In the meantime, ICE took the usual step of getting the detention facilities certified by Texas' Department of Family and Protective Services as child-care centers. While Texas' officials complied, in May advocates with Grassroots Leadership sued, saying that the department cannot regulate detention centers or prisons and asked a district court to intervene. 

On July 6, the 9th Circuit Court of Appeals ruled that children accompanied by a parent cannot be held in family detention centers. However, the court did not decide about the fate of parents, who could could be left in the family detention centers while their children are released. 

Also in July, two independent health experts said that "subpar care" contributed to the deaths of at a least 18 immigrants at detention facilities maintained by ICE. 

In a report released by Human Rights Watch, the two doctors reviewed internal reports from ICE and found that delays in care and bad policies contributed to deaths. 

This includes the death of 54-year old Pablo Garcida-Conte, who waited 22 days at the Eloy Detention Center while he suffered increasingly severe symptoms before he was taken to a hospital. He died two days later of a treatable disease of the heart muscle.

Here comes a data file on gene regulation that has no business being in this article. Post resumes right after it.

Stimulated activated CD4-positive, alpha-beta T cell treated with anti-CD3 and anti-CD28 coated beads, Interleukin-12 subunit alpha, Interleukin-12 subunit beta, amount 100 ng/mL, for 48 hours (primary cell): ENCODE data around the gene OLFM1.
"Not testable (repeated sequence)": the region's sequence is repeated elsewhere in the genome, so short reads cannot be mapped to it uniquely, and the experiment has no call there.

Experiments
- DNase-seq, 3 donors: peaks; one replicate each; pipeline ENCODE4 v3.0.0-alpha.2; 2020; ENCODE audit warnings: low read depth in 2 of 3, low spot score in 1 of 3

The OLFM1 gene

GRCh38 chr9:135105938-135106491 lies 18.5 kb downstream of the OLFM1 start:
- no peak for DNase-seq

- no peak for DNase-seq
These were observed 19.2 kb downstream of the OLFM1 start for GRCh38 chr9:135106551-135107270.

ICE's own internal watchdog said that Garcida-Conte's death might have been prevented if "the providers, including the physicians at EDC had provided the appropriate medical treatment in a timely manner." 

Similarly, the use of isolation may have contributed to the suicide of Jose de Jesus Deniz-Sahagun, 31, at the same facility last May. 

If inspectors find problems during the spot inspections, they are expected to report these issues to CBP and ICE to ensure they are "immediately addressed and rectified," the agency said. 

The Inspector General's office did not identify where the inspections took place or how many facilities it would ultimately review. 

"These unannounced inspections offer significant insight into the conditions at these facilities, and give the American public confidence in our independent and rigorous oversight of DHS’ treatment of immigrant detainees," said the head of the agency, Inspector General John Roth. "We will continue to conduct these inspections to monitor conditions at ICE and CBP facilities across the country." 

This isn't the first time that OIG has reviewed immigration detention facilities. 

In June 2014, the office said after visiting 126 holding facilities it found with only a few exceptions, the Border Patrol was largely complaint with "law, regulations, and policies." 

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Ross D. Franklin/AP Pool Photo

Dozens of unaccompanied minors held at the U.S. Border Patrol's Nogales Processing Center on June 14, 2014, in Nogales as part of the agency's response to the influx of thousands of children into the United States through the Rio Grande Valley.